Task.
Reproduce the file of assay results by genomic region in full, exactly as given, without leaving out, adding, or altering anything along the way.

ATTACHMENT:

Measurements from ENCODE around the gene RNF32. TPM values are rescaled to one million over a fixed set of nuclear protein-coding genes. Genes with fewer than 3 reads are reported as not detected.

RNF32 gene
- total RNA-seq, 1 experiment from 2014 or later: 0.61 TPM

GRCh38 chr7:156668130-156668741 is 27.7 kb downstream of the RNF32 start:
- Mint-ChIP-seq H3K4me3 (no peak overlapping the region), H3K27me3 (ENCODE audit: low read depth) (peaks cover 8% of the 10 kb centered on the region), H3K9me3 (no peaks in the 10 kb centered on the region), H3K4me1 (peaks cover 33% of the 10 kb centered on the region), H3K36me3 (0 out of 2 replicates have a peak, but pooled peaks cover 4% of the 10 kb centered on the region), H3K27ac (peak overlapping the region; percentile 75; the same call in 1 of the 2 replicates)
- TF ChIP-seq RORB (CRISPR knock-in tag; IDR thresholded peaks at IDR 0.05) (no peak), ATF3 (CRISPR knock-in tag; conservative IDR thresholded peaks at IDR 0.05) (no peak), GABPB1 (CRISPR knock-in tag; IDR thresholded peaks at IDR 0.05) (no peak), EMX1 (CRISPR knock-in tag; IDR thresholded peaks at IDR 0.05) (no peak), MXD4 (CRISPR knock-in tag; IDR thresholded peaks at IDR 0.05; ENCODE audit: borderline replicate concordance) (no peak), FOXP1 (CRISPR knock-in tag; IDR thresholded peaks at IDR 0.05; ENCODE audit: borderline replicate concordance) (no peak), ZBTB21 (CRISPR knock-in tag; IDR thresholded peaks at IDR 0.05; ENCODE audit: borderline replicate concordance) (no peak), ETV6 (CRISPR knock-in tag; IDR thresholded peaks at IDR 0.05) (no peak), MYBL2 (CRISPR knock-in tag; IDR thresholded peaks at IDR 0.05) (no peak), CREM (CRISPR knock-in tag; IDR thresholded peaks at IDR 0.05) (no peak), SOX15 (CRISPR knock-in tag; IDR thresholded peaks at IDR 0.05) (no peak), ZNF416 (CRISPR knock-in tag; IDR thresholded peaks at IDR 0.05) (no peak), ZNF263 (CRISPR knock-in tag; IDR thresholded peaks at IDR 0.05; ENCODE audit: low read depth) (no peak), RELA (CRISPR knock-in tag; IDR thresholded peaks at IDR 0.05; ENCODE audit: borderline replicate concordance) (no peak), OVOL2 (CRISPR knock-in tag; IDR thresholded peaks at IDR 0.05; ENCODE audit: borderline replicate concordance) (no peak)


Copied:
Measurements from ENCODE around the gene RNF32. TPM values are rescaled to one million over a fixed set of nuclear protein-coding genes. Genes with fewer than 3 reads are reported as not detected.

RNF32 gene
- total RNA-seq, 1 experiment from 2014 or later: 0.61 TPM

GRCh38 chr7:156668130-156668741 is 27.7 kb downstream of the RNF32 start:
- Mint-ChIP-seq H3K4me3 (no peak overlapping the region), H3K27me3 (ENCODE audit: low read depth) (peaks cover 8% of the 10 kb centered on the region), H3K9me3 (no peaks in the 10 kb centered on the region), H3K4me1 (peaks cover 33% of the 10 kb centered on the region), H3K36me3 (0 out of 2 replicates have a peak, but pooled peaks cover 4% of the 10 kb centered on the region), H3K27ac (peak overlapping the region; percentile 75; the same call in 1 of the 2 replicates)
- TF ChIP-seq RORB (CRISPR knock-in tag; IDR thresholded peaks at IDR 0.05) (no peak), ATF3 (CRISPR knock-in tag; conservative IDR thresholded peaks at IDR 0.05) (no peak), GABPB1 (CRISPR knock-in tag; IDR thresholded peaks at IDR 0.05) (no peak), EMX1 (CRISPR knock-in tag; IDR thresholded peaks at IDR 0.05) (no peak), MXD4 (CRISPR knock-in tag; IDR thresholded peaks at IDR 0.05; ENCODE audit: borderline replicate concordance) (no peak), FOXP1 (CRISPR knock-in tag; IDR thresholded peaks at IDR 0.05; ENCODE audit: borderline replicate concordance) (no peak), ZBTB21 (CRISPR knock-in tag; IDR thresholded peaks at IDR 0.05; ENCODE audit: borderline replicate concordance) (no peak), ETV6 (CRISPR knock-in tag; IDR thresholded peaks at IDR 0.05) (no peak), MYBL2 (CRISPR knock-in tag; IDR thresholded peaks at IDR 0.05) (no peak), CREM (CRISPR knock-in tag; IDR thresholded peaks at IDR 0.05) (no peak), SOX15 (CRISPR knock-in tag; IDR thresholded peaks at IDR 0.05) (no peak), ZNF416 (CRISPR knock-in tag; IDR thresholded peaks at IDR 0.05) (no peak), ZNF263 (CRISPR knock-in tag; IDR thresholded peaks at IDR 0.05; ENCODE audit: low read depth) (no peak), RELA (CRISPR knock-in tag; IDR thresholded peaks at IDR 0.05; ENCODE audit: borderline replicate concordance) (no peak), OVOL2 (CRISPR knock-in tag; IDR thresholded peaks at IDR 0.05; ENCODE audit: borderline replicate concordance) (no peak)